Mood swings, anxiety, depression—women approaching or over 40 often find that hormonal changes can wreak havoc on their mental and emotional state. And you thought PMS was bad.
While our moodiness isn’t always related to hormones, there’s a scientific reason behind a woman’s typical hormonal mood swings. Science can also show us why cannabis can be helpful in bringing those hormones into check.
I recently learned from Dr. Lakisha Jenkins, a naturopathic doctor and founding member of the California Cannabis Industry Association, that as we age, our endocrine system—like all of our internal systems—doesn’t work as well as it should. Technically speaking, the hypothalamus and pituitary glands, which are responsible for hormone production, can get out of whack. The result is an unpleasant rage of hormones.
Dr. Jenkins explains that our endocannabinoid system (ECS) affects our endocrine system as it does other systems throughout our bodies. Cannabis and its cannabinoids and terpenes can positively affect our ECS, bringing it into homeostasis or balance. When our ECS is more balanced, our endocrine system can be, too.
Whether or not they know the science of the endocrine system and the ECS, women are finding that cannabis can help alleviate their negative emotional state, the kind that stems from unbalanced hormones.
“Cannabis has been a huge help in my sometimes pretty severe depression,” says Laurie Wolf, founder of gourmet cannabis edibles company Laurie + MaryJane. “No matter how bad my day or dark mood, eating or smoking cannabis has always improved my mood.”
At 52, Carolynn King in Colorado says she’s dealing with general irritability. “I’m irritable at everything and everybody for no reason. I can feel it coming down on me, and I hate everybody,” she says, attributing her moods to peri-menopause.
Jill Trinchero, founder of SDK Snacks, a cannabis edibles company in Oregon, says she was motivated to create her line of cookies, vegan raw coconut bites and savory crackers to help with her own anxiety as well as the stress of parenting.
“As a stay-at-home mom, I didn’t want to smoke and knew that consuming cannabis helped me be more present with my kids and deal with OCD and anxiety,” Jill says. “I didn’t want to be in that state, because it stresses people around me out; it stresses my kids.”
Women’s marijuana consumption preferences vary depending on the elevated mood they seek.
For Laurie, edibles are her favorite intake method, but she says smoking a joint is fun and a better option when she wants immediate results.
Carolyn says vaping and edibles both help with her irritability.
Jill usually has a 5 mg edible. “I’m not laid out on the couch. I can still function for my kids and work and everything—with just a low-dose cookie,” she says.
Marie P. in Wyoming has been dealing with hormonal issues since having a hysterectomy at 27. Now at 57, she smokes and consumes marijuana edibles to relax. “It’s helped my moods and also helps me sleep,” she says. “I have been dealing with this for years, but cannabis helps better than anything.”
According to Dr. Jenkins, sublingual or oral forms of cannabis can provide more instantaneous results. “When you ingest an edible, it goes through your entire digestive system, so you’d have to be pretty precise with the number of milligrams you consume,” she explains. “And you’d need to know what your metabolism is like that day, even if your digestive system is sluggish, because hormones affect digestion. Edibles are not as specialized or dialed in.”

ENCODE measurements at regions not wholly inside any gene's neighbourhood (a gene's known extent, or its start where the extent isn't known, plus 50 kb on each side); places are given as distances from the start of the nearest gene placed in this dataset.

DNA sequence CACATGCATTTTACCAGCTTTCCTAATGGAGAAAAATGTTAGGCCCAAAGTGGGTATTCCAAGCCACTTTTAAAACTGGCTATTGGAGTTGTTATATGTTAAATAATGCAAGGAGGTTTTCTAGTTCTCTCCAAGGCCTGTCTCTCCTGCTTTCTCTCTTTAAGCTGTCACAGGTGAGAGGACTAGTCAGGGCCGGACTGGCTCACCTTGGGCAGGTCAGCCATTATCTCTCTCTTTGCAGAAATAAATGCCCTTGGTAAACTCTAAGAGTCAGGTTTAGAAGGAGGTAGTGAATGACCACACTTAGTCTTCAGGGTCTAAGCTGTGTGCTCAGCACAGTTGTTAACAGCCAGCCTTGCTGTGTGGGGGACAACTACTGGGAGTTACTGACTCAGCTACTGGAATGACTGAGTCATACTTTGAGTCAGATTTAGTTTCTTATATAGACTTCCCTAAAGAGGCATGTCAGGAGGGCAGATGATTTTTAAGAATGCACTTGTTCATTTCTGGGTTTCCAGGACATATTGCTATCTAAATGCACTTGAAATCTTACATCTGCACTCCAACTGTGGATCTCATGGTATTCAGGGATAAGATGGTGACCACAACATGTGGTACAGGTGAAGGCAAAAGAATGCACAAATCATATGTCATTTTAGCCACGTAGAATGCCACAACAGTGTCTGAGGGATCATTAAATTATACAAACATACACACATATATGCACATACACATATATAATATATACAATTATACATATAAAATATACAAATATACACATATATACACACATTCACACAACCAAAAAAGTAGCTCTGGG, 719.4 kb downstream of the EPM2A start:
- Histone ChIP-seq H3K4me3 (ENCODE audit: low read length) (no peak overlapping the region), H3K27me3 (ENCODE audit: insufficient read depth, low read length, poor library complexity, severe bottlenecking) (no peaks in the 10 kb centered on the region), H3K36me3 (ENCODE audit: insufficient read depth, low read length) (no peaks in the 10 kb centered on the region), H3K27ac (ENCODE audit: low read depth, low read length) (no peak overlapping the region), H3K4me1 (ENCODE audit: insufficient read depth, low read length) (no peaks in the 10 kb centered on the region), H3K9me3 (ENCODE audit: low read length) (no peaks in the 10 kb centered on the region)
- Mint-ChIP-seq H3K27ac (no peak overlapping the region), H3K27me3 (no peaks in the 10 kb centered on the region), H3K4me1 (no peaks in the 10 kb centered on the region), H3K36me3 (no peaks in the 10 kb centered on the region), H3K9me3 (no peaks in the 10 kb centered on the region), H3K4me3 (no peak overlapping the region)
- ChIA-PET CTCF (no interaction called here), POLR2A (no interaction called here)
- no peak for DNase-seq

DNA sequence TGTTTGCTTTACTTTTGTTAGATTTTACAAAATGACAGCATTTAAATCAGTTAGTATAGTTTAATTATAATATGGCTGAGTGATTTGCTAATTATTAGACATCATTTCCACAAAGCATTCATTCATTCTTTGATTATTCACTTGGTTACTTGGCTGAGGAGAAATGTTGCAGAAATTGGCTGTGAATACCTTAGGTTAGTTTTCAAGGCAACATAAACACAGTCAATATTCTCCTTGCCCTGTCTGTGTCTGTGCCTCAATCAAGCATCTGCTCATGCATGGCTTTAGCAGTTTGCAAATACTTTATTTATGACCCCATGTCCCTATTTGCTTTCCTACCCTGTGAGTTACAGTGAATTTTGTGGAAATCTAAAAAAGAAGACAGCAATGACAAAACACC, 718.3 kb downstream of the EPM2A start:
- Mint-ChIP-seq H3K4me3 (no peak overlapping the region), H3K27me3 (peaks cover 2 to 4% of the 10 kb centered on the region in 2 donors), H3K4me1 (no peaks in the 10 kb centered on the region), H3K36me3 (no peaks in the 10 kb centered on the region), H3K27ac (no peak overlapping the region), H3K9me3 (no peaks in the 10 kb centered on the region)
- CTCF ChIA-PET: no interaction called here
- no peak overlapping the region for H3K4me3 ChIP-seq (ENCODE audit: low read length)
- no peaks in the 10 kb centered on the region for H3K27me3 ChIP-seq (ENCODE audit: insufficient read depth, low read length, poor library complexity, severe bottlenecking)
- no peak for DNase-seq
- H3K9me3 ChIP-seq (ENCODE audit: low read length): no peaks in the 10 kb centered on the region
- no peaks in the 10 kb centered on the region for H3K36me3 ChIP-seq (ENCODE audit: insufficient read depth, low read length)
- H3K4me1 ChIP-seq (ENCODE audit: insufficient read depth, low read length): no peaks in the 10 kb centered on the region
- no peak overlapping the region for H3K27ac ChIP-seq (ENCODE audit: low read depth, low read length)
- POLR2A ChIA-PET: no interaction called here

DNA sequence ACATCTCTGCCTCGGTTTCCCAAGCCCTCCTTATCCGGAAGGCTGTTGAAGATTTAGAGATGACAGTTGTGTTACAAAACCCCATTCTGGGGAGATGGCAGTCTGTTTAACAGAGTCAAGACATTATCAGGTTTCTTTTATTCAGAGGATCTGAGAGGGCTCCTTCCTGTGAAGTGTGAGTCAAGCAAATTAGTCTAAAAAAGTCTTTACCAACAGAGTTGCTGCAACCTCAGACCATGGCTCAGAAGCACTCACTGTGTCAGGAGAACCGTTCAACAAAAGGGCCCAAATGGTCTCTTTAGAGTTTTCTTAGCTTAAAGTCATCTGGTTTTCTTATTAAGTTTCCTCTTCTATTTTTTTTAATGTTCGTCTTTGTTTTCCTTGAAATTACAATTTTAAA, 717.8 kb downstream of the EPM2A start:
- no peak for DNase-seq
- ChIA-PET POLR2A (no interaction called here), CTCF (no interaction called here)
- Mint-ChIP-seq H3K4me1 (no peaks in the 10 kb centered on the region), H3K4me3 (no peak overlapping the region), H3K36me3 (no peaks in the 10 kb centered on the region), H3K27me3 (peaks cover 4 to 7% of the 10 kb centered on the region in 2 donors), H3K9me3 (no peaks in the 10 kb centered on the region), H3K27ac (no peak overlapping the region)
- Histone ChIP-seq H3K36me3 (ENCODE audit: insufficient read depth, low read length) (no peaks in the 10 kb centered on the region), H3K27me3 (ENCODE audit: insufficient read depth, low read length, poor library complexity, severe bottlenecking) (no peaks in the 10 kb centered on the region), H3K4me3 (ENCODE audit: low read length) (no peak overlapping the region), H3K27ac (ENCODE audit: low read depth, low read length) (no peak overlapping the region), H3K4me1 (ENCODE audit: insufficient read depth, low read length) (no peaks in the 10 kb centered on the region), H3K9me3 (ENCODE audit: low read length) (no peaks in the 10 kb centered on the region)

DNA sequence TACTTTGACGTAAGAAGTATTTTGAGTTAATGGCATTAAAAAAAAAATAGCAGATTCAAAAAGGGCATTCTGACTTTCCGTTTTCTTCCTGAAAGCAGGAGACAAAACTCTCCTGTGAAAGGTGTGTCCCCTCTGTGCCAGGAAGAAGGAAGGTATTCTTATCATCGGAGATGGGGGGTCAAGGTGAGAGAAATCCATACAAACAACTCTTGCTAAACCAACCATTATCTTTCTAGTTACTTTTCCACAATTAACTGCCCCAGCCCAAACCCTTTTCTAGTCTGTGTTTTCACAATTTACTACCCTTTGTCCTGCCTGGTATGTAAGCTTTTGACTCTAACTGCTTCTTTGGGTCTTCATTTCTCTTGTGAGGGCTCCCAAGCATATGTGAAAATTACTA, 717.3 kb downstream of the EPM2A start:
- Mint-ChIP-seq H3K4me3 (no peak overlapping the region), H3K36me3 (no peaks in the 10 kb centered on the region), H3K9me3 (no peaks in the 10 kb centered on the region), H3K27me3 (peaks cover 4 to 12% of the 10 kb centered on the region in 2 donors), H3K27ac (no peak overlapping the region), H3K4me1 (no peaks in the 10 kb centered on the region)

Tinctures, on the other hand, come with a dropper so you can titrate your dose, measuring out the number of drops to find your “personal sweet spot,” as Dr. Jenkins puts it. That personal sweet spot can also vary not just from woman to woman, but from time of day to the period of the month. Even in full menopause, Dr. Jenkins says, our bodies still follow a cycle.
In terms of marijuana strains, every woman has her own preferences similar to having a preferred form of consumption.
“I tend to go towards indica-dominant or pure indica strains,” Laurie says. “There are times when certain sativas make me feel uncomfortably racy, occasionally paranoid. There are plenty of sativas I love. It's really only an occasional unpleasant experience.”
Jill says she goes with an indica because of her anxiety. Some sativas can exacerbate her anxious feelings, making her even more hyper alert.
Carolynn says that her favorite strain is Grape Ape. “That just makes me happy. I’ve not found another strain that makes me as happy as Grape Ape,” she says.
Strains may be a common way to pick your cannabis, but don’t limit your exploration based on strains, says Dr. Jenkins. “Unfortunately, strains can’t always run as true as they should,” she explains. “Look at cannabinoid and terpene profiles as well.”
Dr. Jenkins’ advice for picking the right cannabis product includes:
Looking for cannabidiol (CBD)-rich strains as CBD plays a strong role in balancing hormones
Making sure that the CBD-rich strain you choose also has tetrahydrocannabolic acid (THCA) to activate the CBD
Looking for terpenes that are uplifting, like limonene
Knowing that if you have ADD or ADHD, indicas that are normally body relaxing could affect you more like a sativa that’s more cerebral and stimulating—meaning an indica’s effects could be reversed, so be aware
“Do a lot of research and know yourself, know your body, know what you need,” Dr. Jenkins advises. “Then take the research, and go on your road of self-discovery to find what’s right for you. Individuality takes precedence over any traditional medicine you take, especially cannabis.”
What do you consume when your moods are darker or edgier than you’d like? What lifts your moods? Let us know in the comments below.
Photo credit: Nicklas Hamann